The burner, the burn, the oversight – the DoF certifies, approves, and sets guidelines. To qualify for protection, a prospective burner became certified by completing a training course, submitting a prescription for review, conducting the approved burn, and having the outcome inspected. There are limits set by the time of day, by smoke dispersion, by drought conditions, by capabilities to respond to an escape. Practitioners grumble that Tallahassee does not understand the peculiarities of local settings, that the opportunities for burning continue to shrink, that burning gets harder every year. Yet few are reckless enough to burn without the extraordinary protection afforded by the Prescribed Fire Act. One fatality from a smoke-blinded car wreck could bankrupt them.[iii]
Requests to burn arrive typically by phone as a day presents opportunities. The DoF sets as an internal standard that it will respond within three minutes. When the day is right, the requests to district offices flood in. In 2010 requests for permits came in rushes to burn pasture, stubble, sugarcane, citrus, pine plantations, habitat for wildlife and habitat for newcomers. There were fires to renew land and fires to clear it for paving. Some were broadcast burns, some were piles. Altogether, the DoF authorized 77,076 fires to burn 2,647,590 acres and 123,116 piles. It would like to see those numbers double.
No one is wholly happy with the system or with the amount burned. Every thoughtful observer would like fewer restrictions and more fire, and those accustomed to more free-wheeling times often blame the imposition of the system for the lengthening lag in untreated land. Even the DoF experiences the fire gap: it is one thing to buy land, another to manage it. The goal is to burn on an average rotation of 5-7 years, but many lands could use annual or biennial burns, and even a couple of missed years can mean the difference between containing or losing a wildfire or being able to reintroduce fire. But everyone recognizes that without the legal protection offered by the law they would be out of business, and without the prescribed burning it encourages the land would be turned over to lightning, arson, and accident. Like Florida’s land acquisition program, the system wobbles between aspiration and desperation.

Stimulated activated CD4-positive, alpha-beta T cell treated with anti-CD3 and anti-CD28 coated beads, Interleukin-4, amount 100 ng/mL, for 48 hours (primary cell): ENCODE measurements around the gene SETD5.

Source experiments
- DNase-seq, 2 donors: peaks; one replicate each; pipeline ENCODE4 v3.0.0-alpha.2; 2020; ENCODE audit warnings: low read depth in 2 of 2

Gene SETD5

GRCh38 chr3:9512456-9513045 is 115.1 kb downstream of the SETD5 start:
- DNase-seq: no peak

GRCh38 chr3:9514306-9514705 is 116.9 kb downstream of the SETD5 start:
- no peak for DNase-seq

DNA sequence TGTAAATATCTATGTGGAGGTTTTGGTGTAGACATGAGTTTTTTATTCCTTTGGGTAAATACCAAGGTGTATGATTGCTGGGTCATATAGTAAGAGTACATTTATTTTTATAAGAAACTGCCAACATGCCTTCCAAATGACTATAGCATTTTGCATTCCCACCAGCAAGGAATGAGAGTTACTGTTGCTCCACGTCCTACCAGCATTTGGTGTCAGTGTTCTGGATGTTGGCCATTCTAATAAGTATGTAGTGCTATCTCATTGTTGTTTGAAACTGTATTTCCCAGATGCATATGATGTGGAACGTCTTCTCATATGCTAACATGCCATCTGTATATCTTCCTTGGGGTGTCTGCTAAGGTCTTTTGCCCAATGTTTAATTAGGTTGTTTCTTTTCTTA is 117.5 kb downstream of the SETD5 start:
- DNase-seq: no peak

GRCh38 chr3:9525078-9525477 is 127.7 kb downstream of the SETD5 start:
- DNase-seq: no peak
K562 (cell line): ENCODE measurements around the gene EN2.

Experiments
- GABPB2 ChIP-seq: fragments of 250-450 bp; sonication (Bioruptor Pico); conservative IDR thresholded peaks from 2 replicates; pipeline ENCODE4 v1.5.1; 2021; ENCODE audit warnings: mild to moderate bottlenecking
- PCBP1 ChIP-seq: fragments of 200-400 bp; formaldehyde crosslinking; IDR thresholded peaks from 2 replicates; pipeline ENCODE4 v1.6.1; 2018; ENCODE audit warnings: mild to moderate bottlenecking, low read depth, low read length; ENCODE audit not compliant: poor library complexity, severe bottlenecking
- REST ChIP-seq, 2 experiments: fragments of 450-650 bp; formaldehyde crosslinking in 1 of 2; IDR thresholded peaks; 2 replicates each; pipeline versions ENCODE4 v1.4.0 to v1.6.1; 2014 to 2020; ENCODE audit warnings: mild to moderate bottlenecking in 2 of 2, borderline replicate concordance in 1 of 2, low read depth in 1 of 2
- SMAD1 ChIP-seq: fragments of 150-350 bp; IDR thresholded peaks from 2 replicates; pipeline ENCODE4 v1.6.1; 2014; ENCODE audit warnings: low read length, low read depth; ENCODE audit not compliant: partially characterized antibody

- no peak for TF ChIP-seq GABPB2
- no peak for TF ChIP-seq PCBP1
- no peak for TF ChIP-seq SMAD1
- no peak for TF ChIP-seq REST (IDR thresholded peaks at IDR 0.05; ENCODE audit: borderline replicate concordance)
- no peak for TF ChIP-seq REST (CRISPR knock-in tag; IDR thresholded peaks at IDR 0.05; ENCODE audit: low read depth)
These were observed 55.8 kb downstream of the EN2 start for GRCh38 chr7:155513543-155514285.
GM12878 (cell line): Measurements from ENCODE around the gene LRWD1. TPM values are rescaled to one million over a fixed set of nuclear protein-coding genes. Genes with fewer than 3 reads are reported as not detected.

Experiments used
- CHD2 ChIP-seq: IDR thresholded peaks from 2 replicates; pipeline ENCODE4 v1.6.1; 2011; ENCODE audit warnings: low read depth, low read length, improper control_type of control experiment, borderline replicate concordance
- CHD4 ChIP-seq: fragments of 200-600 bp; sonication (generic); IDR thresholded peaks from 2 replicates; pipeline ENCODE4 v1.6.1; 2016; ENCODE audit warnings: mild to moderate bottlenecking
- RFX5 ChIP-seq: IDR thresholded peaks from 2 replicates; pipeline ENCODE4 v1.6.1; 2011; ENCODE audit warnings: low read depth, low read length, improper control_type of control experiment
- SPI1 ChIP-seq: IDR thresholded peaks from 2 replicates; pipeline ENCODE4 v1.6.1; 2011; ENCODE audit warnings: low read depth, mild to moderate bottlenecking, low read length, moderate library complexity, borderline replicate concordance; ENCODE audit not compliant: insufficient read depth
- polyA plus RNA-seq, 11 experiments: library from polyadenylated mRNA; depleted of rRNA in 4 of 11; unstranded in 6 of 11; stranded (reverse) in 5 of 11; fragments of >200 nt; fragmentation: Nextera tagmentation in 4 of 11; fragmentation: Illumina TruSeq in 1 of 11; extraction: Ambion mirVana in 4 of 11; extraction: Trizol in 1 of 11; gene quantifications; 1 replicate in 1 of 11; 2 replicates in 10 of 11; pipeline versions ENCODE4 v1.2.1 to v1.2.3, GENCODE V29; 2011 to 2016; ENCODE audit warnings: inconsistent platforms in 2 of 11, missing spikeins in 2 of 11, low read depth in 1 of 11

§ By the 21st century Florida had established itself at the apex of one of three dominant fire cultures in the country and had evolved into a regional and national leader on matters pertaining to prescribed fire. Through a variety of innovations – the Prescribed Fire Act, the Coalition of Prescribed Fire Councils – its influence seeped throughout the southeast and then the nation. Even more astonishing has been the role of the Florida Division of Forestry.
As with most state forestry bureaus it had responsibility for fire protection. Unlike most it also held significant lands of its own to manage. And like only a few others, it committed to prescribed fire. (The only comparable states, in fact, were neighbors influenced by the Florida example.) While the Prescribed Fire Act was possible because a community of shared interests campaigned for it, it required a broker to coax it into law and an administrator to oversee its provisions. The DoF did that job.
Nationally, the federal government had built the infrastructure for fire management, as it did a highway system; and it was the Clarke-McNary Act that helped state forestry take root in Florida. But the federal presence in Florida was modest, and split among agencies. Most forests remained in private hands as did the vast bulk of burning. It was the Florida Forest Service that brought fire protection to the counties, and then, worked to temper rural woodsburning into prescribed fire. Among states probably only California forestry can claim comparable clout, but CalFire is almost exclusively a fire suppression operation, and it has little reach beyond its legal borders. The Florida Division of Forestry does it all.
And that, finally, is what accounts for its unique status within the national landscape. It suppresses fires on a scale few agencies match; probably none can equal its overall density of fire operations. It burns more acres than any other state, and has done so ever since record keeping began in the early 1980s. (There may be other states such as Oklahoma with as much private burning but they have no regulation over the process or hard data.) What made the DoF unique, however, is the way in which it serves as the connective tissue among Florida’s various fire operatives. It was unusual for foresters to rally behind prescribed fire in the early years, and it is rare for a state to lead a consortium like that which has clustered around Tallahassee. The Division of Forestry made both transitions. The kind of leadership role the U.S. Forest Service assumed nationally, the DoF has accepted for Florida, but without a hint of the former’s old push toward hegemony. If it is sometimes the first among equals, the DoF remains firmly among equals. It works with the larger Florida fire community to establish standards, it issues the authorizations that put working fire on the ground, and it promotes that achievement through regional and national fire conferences, some of which it hosts. Within Florida neither the feds nor private landowners can command such authority. Over and again, it has been the fulcrum of Florida fire management.
Within the Florida fire community, the DoF is widely recognized as providing entry-level hires for fire. Somewhat to its dismay, many of its cadets then go on to work for other agencies. So, too, the DoF served historically as the entry point for modern fire management. Its policies and practices changed, often under duress, pushed by necessity as often as it was pulled by opportunity. But over the decades it established itself as the institutional fulcrum of Florida fire, without which the state’s swarm of a fire community would struggle to leverage their ideas into practice.